Pledges dumped with a smile


ANALYSIS: George Osborne’s mini-budget took a little from the wealthy and a lot from the poorest

For a man facing unprecedented challenges, George Osborne looked surprisingly chirpy yesterday.

Dumping core promises is never easy, but he managed it with ease as he produced a mini-budget that took some from the wealthy and a lot from the poorest, all mixed with accounting sleights-of-hand.

For two years he has told the British public he would erase the part of the UK’s deficit caused by past mistakes, and that voters would see the total debt falling when they next go to the polls in 2015.

The first was delayed some time ago, while Osborne has now had to accept that cutting debt as a percentage of GDP will take longer to achieve, and austerity will continue until at least 2018.

Such mea culpas should have seen Osborne skewered at the dispatch box in the Commons, yet it was Labour’s Ed Balls who struggled – partly because Osborne did not repeat his Budget Day blunders of last March.

In the 1930s it took the UK two years to restore its economy. In 1973 after the oil crisis, it took three years. In 1979 it took four. This time it will take six, perhaps longer.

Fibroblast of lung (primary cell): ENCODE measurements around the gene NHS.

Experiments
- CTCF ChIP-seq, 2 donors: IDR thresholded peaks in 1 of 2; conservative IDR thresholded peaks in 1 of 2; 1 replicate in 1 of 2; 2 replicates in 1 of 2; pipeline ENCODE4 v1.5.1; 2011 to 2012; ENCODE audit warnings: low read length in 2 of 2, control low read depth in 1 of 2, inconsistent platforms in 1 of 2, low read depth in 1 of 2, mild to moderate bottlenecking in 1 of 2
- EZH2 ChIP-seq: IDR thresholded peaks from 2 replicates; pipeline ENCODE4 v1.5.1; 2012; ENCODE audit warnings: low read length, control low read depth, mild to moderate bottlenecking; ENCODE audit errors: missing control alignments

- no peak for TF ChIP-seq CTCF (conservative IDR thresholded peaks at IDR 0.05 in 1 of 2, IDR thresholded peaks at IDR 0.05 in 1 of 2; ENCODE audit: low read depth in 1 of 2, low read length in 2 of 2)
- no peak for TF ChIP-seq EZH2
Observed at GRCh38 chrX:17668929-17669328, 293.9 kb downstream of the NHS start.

For now, the argument is the same as in Ireland, with Osborne attacked for imposing austerity that has hampered growth, increased welfare bills, thus provoking more borrowing.

Labour not forgiven

The Conservatives/Liberal Democrats argue the contrary: “How on earth can you deal with a borrowing problem by pledging to borrow more?” prime minister David Cameron asked Labour leader Ed Miliband.

The Conservatives have the better argument in the eyes of the public, who have not forgotten, or forgiven, Labour’s sins in its final years.

Securing that support, Osborne followed Gordon Brown’s divide-and-rule strategy. Benefits, excluding those for carers and the disabled, will rise by just 1 per cent a year for the next three years, rather than by inflation, or close to it.

Housing benefits which escape next year’s cap will rise by 1 per cent for two years, while the better-off will get fewer pension tax breaks.

Middle England, meanwhile, will see a planned three-pence fuel duty rise scrapped.

However, the near-freeze of tax credits (another of Brown’s inventions) will mean workers above minimum wage – but far from rich – will suffer some of the worst pain.